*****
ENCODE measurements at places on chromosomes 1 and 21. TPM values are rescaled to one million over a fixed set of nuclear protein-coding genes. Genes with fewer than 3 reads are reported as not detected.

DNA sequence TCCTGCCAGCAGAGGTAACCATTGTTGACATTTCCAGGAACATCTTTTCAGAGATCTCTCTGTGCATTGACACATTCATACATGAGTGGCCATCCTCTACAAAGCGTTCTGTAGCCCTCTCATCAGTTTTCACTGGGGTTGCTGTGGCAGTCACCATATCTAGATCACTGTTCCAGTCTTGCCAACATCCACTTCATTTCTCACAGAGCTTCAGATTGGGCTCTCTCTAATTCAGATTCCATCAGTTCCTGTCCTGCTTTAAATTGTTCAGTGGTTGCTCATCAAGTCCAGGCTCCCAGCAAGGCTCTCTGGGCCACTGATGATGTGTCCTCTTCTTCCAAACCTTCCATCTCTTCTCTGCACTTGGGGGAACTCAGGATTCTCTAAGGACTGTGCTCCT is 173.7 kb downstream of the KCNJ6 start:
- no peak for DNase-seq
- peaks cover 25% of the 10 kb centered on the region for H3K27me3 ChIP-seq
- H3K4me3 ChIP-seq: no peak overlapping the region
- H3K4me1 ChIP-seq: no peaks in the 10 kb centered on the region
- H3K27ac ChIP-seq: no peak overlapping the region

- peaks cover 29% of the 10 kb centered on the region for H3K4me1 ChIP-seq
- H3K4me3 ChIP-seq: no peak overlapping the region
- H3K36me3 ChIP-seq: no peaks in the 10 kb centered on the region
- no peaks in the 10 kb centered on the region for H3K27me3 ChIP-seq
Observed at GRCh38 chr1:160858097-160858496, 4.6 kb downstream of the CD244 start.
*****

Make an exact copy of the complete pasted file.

ENCODE measurements at places on chromosomes 1 and 21. TPM values are rescaled to one million over a fixed set of nuclear protein-coding genes. Genes with fewer than 3 reads are reported as not detected.

DNA sequence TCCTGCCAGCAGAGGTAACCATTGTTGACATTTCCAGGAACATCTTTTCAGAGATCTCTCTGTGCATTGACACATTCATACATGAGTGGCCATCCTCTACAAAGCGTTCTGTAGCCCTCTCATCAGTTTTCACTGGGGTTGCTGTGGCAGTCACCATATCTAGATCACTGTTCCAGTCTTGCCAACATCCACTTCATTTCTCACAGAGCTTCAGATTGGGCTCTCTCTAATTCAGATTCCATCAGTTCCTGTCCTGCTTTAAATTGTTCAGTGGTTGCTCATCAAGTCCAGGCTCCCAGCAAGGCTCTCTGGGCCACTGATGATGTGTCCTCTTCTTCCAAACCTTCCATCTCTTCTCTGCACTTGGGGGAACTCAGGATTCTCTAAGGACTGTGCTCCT is 173.7 kb downstream of the KCNJ6 start:
- no peak for DNase-seq
- peaks cover 25% of the 10 kb centered on the region for H3K27me3 ChIP-seq
- H3K4me3 ChIP-seq: no peak overlapping the region
- H3K4me1 ChIP-seq: no peaks in the 10 kb centered on the region
- H3K27ac ChIP-seq: no peak overlapping the region

- peaks cover 29% of the 10 kb centered on the region for H3K4me1 ChIP-seq
- H3K4me3 ChIP-seq: no peak overlapping the region
- H3K36me3 ChIP-seq: no peaks in the 10 kb centered on the region
- no peaks in the 10 kb centered on the region for H3K27me3 ChIP-seq
Observed at GRCh38 chr1:160858097-160858496, 4.6 kb downstream of the CD244 start.